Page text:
New in Niche: White-Space Citrus


The niche segment of the fragrance industry is changing. What was once a very clear-cut antithesis to pre-Facebook ways of doing business—when household brand names selling panel-approved perfumes won pan-consumer appeal in mainstream malls—has become a lot more blurred post-Instagram. Today, the entire industry engages to a greater or lesser degree in traditionally niche tactics: raising quality, advocating artistry and claiming transparency.

Conventions established over the last 30 years of niche scent brand development dictated that the values of artisanal headspace and limited distribution were expressed through scent architecture that emphasized the heavier end of the olfactory spectrum on both a molecular and hedonic levelbase-note rich accords with high perceived impact, complexity and density.

Market oversaturation, trend undertow and undulations in consumers’ palates have created an appetite for greater experimentation with citrus-dominated top notes in the communication of freshness, heavily influenced by the tenets of the experience economy.

In this interview, Givaudan’s vice president of fine fragrance sales, Bernardo Cauvin, offers his view on how citrus is being reinterpreted with a niche mindset and what new niche territories the future has in store.

Eddie Bulliqi [EB]: How did niche change the olfactory aesthetic of perfumery?

Bernardo Cauvin [BC]: A little history is needed to answer your question. Except for some iconic pioneer modern niche brands such as Diptyque (1961), Jo Malone London (1994), Comme des Garçons (1994) and Frédéric Malle (2000), the niche market really started to boom around 2003.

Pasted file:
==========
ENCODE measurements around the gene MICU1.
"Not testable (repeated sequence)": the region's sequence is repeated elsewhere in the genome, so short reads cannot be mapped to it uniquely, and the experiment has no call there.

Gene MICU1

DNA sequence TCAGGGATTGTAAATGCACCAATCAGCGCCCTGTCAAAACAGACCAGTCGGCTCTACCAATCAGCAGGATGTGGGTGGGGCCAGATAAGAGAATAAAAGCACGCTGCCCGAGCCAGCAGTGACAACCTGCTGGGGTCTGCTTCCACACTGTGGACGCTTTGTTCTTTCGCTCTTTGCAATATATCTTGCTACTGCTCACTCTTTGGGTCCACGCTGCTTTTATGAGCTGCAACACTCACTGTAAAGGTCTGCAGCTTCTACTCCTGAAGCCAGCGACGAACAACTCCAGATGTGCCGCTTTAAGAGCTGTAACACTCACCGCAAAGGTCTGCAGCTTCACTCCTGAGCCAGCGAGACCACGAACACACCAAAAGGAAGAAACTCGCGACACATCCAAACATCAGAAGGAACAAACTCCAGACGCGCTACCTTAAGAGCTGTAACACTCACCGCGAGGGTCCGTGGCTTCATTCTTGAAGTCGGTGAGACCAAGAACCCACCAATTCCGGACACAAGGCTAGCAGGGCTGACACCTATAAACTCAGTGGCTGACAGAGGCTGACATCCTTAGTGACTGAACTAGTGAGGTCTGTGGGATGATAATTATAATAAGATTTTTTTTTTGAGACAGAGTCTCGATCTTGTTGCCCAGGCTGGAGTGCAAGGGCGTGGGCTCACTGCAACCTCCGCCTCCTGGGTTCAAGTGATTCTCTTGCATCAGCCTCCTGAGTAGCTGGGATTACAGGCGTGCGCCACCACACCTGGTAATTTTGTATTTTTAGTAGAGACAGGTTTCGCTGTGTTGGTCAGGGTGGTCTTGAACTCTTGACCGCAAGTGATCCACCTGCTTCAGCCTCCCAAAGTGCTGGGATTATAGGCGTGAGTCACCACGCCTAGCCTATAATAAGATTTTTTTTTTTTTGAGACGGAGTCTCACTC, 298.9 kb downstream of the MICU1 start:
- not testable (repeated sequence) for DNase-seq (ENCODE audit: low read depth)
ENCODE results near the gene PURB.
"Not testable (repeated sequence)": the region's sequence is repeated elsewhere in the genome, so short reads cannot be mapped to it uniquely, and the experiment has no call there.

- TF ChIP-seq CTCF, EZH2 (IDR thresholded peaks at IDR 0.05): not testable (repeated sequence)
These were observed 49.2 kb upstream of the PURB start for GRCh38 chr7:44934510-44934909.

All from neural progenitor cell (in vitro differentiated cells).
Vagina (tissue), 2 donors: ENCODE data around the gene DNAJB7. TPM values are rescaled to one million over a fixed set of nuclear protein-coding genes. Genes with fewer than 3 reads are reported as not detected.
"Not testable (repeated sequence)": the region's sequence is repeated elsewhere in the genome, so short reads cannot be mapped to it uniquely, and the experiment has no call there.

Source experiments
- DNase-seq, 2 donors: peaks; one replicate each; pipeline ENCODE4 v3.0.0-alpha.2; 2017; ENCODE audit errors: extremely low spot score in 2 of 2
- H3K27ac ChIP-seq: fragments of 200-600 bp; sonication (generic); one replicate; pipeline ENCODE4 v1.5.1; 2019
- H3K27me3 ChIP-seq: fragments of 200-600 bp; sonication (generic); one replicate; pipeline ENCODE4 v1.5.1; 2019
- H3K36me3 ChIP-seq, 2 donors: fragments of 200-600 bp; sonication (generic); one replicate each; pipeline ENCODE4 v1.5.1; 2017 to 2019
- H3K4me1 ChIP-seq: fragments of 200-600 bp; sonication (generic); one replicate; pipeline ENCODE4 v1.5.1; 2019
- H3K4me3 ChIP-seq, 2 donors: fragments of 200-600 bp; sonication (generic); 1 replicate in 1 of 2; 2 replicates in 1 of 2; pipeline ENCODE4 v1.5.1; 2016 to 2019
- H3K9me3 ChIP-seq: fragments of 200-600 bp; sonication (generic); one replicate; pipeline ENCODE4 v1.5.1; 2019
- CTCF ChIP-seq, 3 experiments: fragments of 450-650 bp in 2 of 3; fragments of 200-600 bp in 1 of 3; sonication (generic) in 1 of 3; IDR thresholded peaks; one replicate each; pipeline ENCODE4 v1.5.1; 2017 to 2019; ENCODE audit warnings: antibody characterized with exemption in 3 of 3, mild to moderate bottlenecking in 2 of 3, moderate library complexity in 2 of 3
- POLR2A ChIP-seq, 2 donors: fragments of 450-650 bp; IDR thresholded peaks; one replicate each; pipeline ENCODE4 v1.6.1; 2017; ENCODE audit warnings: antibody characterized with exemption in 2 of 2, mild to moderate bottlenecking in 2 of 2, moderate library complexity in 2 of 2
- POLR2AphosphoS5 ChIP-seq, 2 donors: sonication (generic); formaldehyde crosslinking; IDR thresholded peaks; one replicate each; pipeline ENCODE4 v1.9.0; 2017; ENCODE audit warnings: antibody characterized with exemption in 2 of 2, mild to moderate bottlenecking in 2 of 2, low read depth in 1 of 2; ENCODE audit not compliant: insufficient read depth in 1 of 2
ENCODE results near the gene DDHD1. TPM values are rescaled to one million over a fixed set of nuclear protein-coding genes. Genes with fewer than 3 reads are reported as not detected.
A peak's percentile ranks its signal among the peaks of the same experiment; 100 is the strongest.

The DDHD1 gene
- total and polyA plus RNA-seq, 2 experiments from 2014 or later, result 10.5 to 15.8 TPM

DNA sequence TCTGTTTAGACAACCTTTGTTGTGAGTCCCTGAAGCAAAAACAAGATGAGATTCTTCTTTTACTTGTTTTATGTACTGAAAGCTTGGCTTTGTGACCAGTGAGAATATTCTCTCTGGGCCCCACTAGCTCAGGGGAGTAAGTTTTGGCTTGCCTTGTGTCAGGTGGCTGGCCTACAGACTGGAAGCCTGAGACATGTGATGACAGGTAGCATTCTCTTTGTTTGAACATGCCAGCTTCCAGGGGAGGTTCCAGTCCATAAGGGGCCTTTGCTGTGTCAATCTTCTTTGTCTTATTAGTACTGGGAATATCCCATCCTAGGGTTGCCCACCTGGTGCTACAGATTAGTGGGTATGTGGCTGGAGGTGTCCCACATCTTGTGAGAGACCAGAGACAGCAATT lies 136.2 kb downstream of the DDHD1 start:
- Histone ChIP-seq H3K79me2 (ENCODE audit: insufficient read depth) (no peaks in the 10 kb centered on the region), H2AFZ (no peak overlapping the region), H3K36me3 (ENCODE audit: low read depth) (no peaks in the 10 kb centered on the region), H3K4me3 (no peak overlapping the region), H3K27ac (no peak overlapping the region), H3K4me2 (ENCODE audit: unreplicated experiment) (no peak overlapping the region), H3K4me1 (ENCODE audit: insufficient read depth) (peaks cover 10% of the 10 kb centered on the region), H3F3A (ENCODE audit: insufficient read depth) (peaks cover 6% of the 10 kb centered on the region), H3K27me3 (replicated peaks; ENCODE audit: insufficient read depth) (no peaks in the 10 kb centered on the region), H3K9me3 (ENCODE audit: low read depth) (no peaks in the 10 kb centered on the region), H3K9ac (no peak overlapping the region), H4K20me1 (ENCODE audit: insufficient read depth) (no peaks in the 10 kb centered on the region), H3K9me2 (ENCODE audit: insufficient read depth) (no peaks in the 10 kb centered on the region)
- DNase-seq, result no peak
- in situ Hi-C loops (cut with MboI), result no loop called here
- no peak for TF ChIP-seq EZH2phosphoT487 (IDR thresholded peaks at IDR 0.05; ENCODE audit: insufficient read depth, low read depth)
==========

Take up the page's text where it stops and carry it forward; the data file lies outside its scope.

Sensing a strong consumer desire for unique and premium fragrances, Prada (2003) followed by Dior (2004), Armani (2004) and Tom Ford (2007) launched … ‘Haute Parfumerie’ private collections, characterized by bold, polarizing signatures with powerful trails, overdosed with precious ingredients. This period also coincided with the emergence of new niche brands such as Juliette Has a Gun (2005), Byredo (2006), Etat Libre d’Orange (2006), Le Labo (2006), By Killian (2007), Memo (2007) and Maison Francis Kurkdjian (2009), to name a few.

All these brands have truly influenced the fragrance market. Niche perfumery pushed prestige brands to develop a more premium offering (well beyond launching private collections) and to look into bolder, richer signatures highlighting luxurious ingredients which led to the launch of intense versions.

Niche pioneered by targeting regional markets, such as oud-inspired fragrances that later went mainstream and global. On the other hand, the emergence of hundreds of niche brands in the last few years (1,000+ launches in 2018), has triggered fierce competition among these newcomers with many not-so-interesting mainstream fragrances.

More in Trends